What is Facebook Spending on XR
Following Part I’s examination of Facebook’s XR road map, the author dives into estimated spending levels
Facebook says they have 10,000 employees working on XR, or about 1/6 of the company’s 58,604 employees.
I’ll do some simple math based on public information. I’ll include my notes in brackets if you want to try other variations or tell me where I’m wrong.
Using their public projections from Q1 2021, we might reasonably expect they spend about $6 billion on XR this year for salaries, hardware and overhead.
[ assuming 1/6 * 4 * (Q1’s “cost of revenue” + “R&D”) = $6B ]
Compensation alone for 10,000 mostly Silicon Valley employees could exceed $5B a year, depending on stock grants and overhead.
[ assuming $250k average salary, doubled to cover stock, benefits, overhead. ]
Hardware development costs more than software, especially when you have to outsource all of the fabrication and parts and you’re not at the top of the stack. Additional expensive acquisitions are likely. And I figure the net loss on HW sales could be over $1B already.
[ assuming $200 loss per unit, times 5 million units would be $1B ]
I don’t know for sure. But base units sell for $299, with $50 discounts cropping up. Stores may acquire these for $199 or less to cover their usual markup. Comparable headsets cost $600–800 without subsidies. Cell phones are in a similar price vs. technology ballpark, with different optics. I figure the likely “Cost of Goods Sold” for Quest is at least $400, implying a $200 loss per unit.
That said, the $399 version probably suffers less loss overall. And anytime Facebook can sell directly, they probably save at least $50-$100.
I’m not estimating 1st party add-ons which have higher margins and can offset some losses on the device.
So, all in all, the total outlay could be even higher than $6B a year. But that’s a decent guess IMO.
At least one person reading this will no doubt say:
But console makers always lose money on the consoles. They make it up on the games.
Sony, for example, has a mature console ecosystem, with a huge relative advantage in game prices (3x), sales channels and customer base (10x+) over Quest. Consoles run on long (7–10 year) generational cycles, giving more time to recoup early R&D costs. It’s likely that Sony and Microsoft start to actually make money on the massive quantities of identical hardware by mid-cycle. The parts are not the only expense. A big expense comes from early mistakes, defects, poor material choices. Those tend to get fixed after a year or two.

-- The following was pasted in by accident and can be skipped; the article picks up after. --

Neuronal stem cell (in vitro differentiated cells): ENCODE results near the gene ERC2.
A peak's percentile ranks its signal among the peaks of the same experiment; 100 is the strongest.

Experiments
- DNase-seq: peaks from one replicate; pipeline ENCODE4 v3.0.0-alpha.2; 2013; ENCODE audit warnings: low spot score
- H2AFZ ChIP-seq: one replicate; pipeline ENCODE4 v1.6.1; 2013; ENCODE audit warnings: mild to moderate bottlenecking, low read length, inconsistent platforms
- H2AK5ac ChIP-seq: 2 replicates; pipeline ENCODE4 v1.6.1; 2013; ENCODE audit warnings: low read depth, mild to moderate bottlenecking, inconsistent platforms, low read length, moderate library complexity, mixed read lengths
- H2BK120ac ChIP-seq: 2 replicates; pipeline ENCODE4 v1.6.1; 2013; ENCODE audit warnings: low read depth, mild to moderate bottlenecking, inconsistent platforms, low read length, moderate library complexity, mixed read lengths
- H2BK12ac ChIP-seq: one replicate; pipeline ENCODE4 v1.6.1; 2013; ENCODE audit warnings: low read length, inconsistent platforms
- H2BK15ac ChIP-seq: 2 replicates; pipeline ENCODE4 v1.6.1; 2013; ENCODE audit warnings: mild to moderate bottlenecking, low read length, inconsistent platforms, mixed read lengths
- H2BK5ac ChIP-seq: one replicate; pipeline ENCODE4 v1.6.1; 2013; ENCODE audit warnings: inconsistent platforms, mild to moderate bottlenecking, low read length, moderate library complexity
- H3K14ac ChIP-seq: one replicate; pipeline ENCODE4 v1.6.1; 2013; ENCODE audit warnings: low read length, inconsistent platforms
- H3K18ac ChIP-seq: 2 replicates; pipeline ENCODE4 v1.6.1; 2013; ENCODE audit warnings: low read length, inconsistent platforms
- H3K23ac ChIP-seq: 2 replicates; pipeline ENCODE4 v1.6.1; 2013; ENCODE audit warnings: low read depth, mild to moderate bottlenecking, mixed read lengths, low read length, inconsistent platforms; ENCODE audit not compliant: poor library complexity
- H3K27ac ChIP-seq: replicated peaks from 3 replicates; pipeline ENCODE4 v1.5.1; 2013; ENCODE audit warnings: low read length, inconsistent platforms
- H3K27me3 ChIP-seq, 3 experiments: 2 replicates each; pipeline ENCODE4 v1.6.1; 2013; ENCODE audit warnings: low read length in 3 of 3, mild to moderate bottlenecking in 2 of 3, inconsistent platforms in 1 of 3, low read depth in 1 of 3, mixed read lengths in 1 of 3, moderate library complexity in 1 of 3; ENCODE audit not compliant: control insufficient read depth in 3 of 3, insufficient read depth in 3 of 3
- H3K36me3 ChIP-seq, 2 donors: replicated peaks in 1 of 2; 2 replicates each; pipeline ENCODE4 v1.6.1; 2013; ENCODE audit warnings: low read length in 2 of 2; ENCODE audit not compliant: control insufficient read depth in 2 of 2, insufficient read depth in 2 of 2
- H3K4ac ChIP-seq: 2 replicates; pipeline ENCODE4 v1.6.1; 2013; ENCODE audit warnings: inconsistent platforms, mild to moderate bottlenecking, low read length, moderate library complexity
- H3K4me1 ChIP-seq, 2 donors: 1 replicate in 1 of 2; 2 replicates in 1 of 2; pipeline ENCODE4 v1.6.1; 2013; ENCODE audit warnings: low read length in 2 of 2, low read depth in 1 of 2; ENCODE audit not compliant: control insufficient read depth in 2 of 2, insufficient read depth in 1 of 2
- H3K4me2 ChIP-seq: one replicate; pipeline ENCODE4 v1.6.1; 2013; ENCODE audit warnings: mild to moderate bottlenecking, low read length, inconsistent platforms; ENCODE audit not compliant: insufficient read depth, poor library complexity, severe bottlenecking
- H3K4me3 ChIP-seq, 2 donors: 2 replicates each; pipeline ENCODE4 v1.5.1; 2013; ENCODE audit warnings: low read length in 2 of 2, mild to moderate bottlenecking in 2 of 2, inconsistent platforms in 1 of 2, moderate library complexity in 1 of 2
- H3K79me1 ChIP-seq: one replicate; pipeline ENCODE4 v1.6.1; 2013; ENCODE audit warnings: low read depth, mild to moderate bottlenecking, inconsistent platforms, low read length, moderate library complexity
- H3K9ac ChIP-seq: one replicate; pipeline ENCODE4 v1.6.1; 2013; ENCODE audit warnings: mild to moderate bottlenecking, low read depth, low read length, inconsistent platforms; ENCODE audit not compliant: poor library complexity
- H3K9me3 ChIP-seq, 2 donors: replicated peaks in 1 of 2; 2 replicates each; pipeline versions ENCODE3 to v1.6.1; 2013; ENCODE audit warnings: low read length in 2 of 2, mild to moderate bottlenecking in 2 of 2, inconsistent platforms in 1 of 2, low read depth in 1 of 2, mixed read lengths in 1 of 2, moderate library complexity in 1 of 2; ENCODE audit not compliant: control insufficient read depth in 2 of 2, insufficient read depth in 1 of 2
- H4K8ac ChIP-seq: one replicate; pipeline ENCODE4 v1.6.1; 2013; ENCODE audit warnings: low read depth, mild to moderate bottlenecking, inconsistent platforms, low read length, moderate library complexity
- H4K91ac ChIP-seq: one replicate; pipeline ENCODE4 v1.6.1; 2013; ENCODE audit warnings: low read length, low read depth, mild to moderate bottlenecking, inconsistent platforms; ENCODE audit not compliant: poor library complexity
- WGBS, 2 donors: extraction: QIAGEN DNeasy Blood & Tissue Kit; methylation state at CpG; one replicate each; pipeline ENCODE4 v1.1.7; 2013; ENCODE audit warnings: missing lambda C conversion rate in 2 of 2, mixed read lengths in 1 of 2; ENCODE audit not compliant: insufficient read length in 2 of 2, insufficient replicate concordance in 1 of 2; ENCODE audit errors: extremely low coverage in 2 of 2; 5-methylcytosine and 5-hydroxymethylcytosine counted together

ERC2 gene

On the other hand, Quest’s upgrade model seems more like cell phones, with similar tech and short (1–3 year) upgrade cycles. Cell phone companies want you to upgrade, but ideally remain locked in to their monthly plans.
And to seal the deal, Facebook even says clearly in their reports that the vast majority of their income today comes from ads.
A very different way to come at this question is to look at earnings, on the assumption that they won’t really consider XR a success until it makes at least as much as mobile/web ads make, pro-rated.
Their 2020 overall annual revenues worked out to about $1.6M per employee. This ratio may run as high as $2M per employee some years, again due to massive ad-tech revenues.
Let’s assume these 10k employees remain in XR going forward. This implies that when they sell 10 million headsets, in order to make the same profits [conservatively assuming $16B per 10k employees], they’d need the average Quest buyer to spend another $5,000 [ = $1,600 profit at 30% ] on software.
A few may spend that much, but it seems highly unlikely to be the average.
If/when they hit 100M Quests sold, and assuming the HW loss stays at $200 per unit, I figure FB would still need buyers to spend an average of $1200 more to cover the usual profit margins. [ ( 16B / 100M + 200 ) / 0.3 = 1200 ]. But it goes down considerably with lower up-front losses. Would Facebook lower consumer prices even more, if they could? I imagine they would.
Bottom line: advertising is likely to be seen as their only hope of ever making their usual profit, while selling headsets at rock bottom prices.
I personally don’t think that’s the only way for them to make money, but it’s certainly the most likely way for a company built on “Senator, we sell ads.”
Editor’s note: A version of this post originally appeared on the author’s Medium, contributed here with permission. This concludes our two-part series on Bar-Zeev’s Facebook analysis. See Part I here.
Avi Bar-Zeev is a design and technology leader with a background that includes Microsoft, Apple, Google Earth, Second Life, and Disney. His consulting company is RealityPrime. Follow him on Twitter at @avibarzeev and on Medium for more insightful content.